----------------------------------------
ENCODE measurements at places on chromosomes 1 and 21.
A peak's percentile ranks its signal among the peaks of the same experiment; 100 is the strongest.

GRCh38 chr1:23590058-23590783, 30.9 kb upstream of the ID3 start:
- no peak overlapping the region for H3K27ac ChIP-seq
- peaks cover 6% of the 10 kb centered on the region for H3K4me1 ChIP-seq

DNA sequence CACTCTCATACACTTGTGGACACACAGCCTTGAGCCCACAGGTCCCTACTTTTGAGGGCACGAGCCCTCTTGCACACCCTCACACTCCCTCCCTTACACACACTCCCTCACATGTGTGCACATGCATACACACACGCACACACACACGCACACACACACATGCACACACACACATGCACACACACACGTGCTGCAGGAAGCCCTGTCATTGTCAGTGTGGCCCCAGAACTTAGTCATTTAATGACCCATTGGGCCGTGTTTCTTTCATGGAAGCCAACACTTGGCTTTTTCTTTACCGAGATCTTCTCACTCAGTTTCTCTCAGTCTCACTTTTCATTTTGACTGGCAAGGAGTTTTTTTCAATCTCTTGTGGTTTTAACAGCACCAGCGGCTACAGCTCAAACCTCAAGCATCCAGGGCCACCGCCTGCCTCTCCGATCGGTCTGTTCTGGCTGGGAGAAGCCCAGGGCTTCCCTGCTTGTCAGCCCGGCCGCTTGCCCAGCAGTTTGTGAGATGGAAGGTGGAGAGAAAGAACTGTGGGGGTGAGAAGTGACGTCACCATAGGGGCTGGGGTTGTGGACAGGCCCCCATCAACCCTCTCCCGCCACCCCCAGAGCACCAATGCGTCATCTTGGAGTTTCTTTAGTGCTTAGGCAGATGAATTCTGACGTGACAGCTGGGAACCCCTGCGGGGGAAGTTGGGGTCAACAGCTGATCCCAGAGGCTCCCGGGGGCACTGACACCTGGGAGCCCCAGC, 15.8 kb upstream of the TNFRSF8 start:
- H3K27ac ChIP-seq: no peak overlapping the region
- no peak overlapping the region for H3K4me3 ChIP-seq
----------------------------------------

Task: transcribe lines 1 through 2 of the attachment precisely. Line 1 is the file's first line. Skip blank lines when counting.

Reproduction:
ENCODE measurements at places on chromosomes 1 and 21.
A peak's percentile ranks its signal among the peaks of the same experiment; 100 is the strongest.